Why not improve the home that you have already made memories in, instead of starting over. The rising house prices increases the amount of equity you have in your existing home. This could allow you the opportunity to pull some of that equity to do some renovations to your existing home.
There are two mortgage options for this opportunity:
- Straight refinance – up to 80% of the value of your home
- Refinance plus improvements – allows you to borrow up to 80% of the improved value of your home, up to the lesser of 10% or $40,000 over the pre-reno value. (ie. $300,000 home could add up to $30,000 (10%) whereas a $600,000 home could add up to $40,000)
Here is an example of a Refinance plus improvements –
Let’s use $400,000 as the existing value. If the owners want to renovate their basement and they’ve figured out that the changes will cost them $35,000. The improved value of the property would be $435,000 ($400,000 plus the $35,000 renovations), 80% of which is $348,000. With an existing mortgage balance of $300,000, there is plenty of room to borrow the $35,000. That amount is also below the (lesser of) 10% or $40,000 guideline of the lender, so these homeowners could take advantage of a refinance plus improvement mortgage to renovate their basement. In this case a straight refinance would not give them enough money to do the renovation. They would only have about $20,000 ($400,000 at 80% = $320,000 less the existing mortgage of $300,000) to do the renovation.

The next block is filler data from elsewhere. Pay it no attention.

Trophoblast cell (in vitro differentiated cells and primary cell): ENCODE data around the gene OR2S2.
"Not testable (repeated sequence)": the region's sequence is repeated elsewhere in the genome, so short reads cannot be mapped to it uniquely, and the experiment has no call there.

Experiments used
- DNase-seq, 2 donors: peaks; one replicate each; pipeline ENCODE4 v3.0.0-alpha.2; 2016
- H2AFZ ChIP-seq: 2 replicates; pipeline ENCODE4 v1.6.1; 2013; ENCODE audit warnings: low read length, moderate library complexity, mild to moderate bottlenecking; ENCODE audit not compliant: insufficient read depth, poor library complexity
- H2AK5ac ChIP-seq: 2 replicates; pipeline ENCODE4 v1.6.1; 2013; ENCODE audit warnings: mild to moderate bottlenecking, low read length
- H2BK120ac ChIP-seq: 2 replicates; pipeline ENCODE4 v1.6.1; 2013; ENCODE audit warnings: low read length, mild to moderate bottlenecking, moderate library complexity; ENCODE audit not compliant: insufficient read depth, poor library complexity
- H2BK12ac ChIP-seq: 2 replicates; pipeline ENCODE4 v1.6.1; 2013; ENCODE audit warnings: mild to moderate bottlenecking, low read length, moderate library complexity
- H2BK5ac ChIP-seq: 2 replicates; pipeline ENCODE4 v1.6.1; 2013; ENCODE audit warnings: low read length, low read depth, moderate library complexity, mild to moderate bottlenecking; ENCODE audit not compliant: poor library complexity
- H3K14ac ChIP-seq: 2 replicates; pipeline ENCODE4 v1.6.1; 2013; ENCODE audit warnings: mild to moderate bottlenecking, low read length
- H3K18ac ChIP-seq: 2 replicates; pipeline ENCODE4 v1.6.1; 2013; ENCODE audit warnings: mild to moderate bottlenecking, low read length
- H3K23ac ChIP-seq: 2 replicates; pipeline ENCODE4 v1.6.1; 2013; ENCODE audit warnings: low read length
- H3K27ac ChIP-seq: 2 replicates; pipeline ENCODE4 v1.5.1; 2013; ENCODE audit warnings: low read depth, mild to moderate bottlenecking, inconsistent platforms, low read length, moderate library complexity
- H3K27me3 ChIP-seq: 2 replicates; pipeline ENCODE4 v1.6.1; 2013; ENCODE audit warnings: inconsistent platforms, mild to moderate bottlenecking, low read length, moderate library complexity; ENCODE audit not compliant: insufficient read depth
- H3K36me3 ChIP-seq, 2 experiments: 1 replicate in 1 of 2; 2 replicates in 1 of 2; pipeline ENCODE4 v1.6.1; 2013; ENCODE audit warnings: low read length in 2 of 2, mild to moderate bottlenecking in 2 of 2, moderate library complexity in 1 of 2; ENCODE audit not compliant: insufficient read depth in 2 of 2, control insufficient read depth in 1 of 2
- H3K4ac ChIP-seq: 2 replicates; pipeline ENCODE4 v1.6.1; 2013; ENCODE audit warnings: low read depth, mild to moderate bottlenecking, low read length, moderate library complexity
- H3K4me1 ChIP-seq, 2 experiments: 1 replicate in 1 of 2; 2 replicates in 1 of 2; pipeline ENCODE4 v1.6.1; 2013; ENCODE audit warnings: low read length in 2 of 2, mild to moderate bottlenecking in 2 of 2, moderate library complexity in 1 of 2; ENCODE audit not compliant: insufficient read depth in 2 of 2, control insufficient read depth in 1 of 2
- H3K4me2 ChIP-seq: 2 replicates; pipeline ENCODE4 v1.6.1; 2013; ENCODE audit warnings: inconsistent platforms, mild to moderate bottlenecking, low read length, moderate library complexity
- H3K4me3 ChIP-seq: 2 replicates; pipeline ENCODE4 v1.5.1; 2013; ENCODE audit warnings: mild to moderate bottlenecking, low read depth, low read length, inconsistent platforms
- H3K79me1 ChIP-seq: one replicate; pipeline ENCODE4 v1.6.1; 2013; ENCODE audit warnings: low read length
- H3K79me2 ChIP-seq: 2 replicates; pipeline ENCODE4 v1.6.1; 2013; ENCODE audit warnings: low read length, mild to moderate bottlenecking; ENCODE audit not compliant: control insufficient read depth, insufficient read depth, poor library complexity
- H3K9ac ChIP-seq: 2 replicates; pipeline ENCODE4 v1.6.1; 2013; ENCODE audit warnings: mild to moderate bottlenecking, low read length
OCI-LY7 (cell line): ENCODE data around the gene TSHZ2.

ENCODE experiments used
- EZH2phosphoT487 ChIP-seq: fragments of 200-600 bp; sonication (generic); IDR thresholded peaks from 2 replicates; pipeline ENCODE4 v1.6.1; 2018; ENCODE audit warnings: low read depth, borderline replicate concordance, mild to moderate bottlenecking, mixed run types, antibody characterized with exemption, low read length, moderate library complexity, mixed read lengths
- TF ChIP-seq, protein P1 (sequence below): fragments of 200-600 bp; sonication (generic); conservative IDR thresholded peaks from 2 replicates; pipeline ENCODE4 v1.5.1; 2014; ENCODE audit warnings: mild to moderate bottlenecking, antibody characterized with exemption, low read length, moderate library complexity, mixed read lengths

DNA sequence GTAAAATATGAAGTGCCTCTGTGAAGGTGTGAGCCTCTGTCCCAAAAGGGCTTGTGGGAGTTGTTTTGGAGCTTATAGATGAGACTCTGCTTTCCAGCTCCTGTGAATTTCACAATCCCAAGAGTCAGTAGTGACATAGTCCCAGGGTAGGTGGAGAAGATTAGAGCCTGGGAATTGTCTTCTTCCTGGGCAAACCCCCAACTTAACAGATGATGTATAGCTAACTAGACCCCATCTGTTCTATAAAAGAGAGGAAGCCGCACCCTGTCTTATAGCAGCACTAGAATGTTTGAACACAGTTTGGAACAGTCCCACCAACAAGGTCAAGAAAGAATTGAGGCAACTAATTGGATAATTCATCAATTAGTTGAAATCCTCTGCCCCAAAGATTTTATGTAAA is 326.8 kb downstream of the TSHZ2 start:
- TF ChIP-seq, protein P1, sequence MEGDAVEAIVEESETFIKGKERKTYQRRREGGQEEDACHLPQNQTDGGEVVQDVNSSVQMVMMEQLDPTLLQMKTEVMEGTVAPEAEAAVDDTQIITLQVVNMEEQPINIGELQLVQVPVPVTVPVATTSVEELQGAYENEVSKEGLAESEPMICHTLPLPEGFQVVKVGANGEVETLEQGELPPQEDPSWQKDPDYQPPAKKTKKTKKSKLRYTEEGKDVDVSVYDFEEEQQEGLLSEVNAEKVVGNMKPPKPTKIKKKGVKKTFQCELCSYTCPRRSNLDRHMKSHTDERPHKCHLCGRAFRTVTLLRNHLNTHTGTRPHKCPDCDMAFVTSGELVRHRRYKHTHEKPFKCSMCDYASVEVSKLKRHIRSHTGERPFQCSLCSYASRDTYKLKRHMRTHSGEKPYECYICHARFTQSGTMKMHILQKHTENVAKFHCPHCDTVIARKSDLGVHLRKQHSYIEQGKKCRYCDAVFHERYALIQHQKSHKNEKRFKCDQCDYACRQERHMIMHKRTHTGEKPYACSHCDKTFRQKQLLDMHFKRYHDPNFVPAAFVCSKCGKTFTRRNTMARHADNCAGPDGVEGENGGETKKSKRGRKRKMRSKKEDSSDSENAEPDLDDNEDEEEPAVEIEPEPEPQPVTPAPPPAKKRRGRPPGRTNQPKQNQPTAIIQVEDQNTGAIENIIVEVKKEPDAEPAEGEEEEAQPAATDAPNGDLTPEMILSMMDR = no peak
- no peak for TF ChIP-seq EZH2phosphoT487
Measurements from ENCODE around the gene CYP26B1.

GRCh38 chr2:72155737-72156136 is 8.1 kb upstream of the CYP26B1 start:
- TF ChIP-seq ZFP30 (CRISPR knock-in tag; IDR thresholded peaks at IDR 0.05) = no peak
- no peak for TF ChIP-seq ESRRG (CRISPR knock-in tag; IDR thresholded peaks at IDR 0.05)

With a refi plus mortgage, since the new value of the home is predicated on the owners completing the work they say they will complete, lenders will require estimates for that work before they will approve the mortgage. The lender will hold back the money until they receive copies of the paid invoice(s) and an inspection is done that shows that the work has been completed. If you’re considering a refinance plus improvements mortgage, it’s a good idea to talk with your broker to come up with a budget and a strategy. This kind of mortgage can be a little bit more work, but can both improve the value of your home and your enjoyment in it – and ultimately, you always want home ownership to be enjoyable.